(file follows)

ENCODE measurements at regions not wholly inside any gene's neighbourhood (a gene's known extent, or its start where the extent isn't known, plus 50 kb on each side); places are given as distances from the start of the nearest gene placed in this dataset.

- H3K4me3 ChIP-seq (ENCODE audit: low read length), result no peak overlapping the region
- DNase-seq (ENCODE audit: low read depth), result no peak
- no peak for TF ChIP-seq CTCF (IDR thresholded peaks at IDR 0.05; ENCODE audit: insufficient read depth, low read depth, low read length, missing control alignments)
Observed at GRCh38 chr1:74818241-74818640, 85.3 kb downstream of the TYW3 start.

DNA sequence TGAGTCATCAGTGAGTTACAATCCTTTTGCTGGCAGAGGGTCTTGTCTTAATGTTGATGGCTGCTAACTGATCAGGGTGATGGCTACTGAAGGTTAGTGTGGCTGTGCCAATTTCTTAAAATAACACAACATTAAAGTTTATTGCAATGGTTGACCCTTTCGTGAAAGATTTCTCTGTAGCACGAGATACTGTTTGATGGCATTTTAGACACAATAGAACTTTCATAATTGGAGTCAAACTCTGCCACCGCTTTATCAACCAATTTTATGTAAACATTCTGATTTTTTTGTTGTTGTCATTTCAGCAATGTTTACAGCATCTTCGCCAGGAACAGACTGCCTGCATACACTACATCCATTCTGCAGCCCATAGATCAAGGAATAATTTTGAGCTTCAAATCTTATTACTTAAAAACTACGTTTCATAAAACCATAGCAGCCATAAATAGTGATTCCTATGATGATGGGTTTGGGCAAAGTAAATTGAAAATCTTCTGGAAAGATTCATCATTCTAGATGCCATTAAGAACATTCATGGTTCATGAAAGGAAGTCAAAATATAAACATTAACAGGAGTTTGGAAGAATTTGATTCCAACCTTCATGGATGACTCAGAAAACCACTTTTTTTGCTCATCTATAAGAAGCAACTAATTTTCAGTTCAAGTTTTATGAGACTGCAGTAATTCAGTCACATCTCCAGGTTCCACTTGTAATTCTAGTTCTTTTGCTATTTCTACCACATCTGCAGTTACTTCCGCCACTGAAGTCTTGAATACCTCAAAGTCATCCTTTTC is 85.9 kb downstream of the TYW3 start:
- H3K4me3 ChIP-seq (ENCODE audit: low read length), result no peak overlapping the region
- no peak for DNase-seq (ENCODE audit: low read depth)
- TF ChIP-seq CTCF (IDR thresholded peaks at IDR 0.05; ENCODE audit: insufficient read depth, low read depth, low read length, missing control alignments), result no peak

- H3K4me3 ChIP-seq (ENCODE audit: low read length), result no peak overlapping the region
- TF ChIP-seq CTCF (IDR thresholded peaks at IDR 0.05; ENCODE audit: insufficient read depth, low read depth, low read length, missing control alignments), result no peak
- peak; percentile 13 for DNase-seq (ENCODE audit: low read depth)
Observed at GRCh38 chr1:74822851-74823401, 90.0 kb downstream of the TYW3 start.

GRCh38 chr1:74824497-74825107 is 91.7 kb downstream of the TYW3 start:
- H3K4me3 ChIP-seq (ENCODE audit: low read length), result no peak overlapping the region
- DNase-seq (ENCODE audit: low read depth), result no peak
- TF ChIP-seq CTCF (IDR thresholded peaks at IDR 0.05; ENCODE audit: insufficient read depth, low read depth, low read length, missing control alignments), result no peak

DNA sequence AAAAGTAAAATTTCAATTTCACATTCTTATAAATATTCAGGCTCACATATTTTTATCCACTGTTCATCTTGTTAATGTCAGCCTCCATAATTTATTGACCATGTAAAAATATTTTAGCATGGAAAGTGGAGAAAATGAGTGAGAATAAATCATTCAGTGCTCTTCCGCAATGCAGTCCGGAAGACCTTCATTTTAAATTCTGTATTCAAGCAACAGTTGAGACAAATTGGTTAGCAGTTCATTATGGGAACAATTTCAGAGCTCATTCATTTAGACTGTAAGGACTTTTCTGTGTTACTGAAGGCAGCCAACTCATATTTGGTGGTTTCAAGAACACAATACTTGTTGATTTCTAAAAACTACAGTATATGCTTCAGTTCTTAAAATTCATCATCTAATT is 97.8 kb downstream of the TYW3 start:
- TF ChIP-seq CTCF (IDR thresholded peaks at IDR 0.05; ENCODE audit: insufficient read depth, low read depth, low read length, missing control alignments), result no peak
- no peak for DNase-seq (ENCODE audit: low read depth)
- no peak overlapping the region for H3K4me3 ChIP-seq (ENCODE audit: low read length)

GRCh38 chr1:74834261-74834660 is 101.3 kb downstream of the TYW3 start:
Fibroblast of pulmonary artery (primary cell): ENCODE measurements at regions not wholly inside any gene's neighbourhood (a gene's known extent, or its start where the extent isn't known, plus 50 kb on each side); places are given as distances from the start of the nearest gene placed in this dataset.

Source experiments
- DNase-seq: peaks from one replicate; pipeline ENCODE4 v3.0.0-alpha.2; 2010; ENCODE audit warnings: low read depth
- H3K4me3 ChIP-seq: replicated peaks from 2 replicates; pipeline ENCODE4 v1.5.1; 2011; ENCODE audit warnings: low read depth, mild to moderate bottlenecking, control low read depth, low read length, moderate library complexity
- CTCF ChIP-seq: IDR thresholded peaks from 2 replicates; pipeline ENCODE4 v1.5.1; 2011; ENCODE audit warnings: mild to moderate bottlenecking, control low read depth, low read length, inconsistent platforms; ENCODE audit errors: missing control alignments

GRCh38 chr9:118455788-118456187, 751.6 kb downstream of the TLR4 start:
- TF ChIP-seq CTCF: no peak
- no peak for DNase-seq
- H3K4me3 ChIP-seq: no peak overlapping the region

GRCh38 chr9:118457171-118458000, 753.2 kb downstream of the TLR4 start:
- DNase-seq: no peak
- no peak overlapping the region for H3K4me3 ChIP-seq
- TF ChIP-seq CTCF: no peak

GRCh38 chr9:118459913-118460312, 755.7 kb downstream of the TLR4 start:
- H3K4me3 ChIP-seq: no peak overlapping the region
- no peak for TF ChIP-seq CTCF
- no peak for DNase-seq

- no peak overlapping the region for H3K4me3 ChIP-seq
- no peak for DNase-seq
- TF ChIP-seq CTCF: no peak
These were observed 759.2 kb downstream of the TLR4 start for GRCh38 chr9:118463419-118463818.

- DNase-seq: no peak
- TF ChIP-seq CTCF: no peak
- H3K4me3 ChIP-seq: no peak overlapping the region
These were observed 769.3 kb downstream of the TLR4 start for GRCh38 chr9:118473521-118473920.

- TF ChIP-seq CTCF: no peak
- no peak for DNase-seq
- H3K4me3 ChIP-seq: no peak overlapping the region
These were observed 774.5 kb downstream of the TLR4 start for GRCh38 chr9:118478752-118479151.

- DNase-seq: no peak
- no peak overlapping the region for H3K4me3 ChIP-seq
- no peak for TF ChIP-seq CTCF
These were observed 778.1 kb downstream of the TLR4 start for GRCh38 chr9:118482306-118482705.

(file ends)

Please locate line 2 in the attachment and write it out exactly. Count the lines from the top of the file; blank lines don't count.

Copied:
- H3K4me3 ChIP-seq (ENCODE audit: low read length), result no peak overlapping the region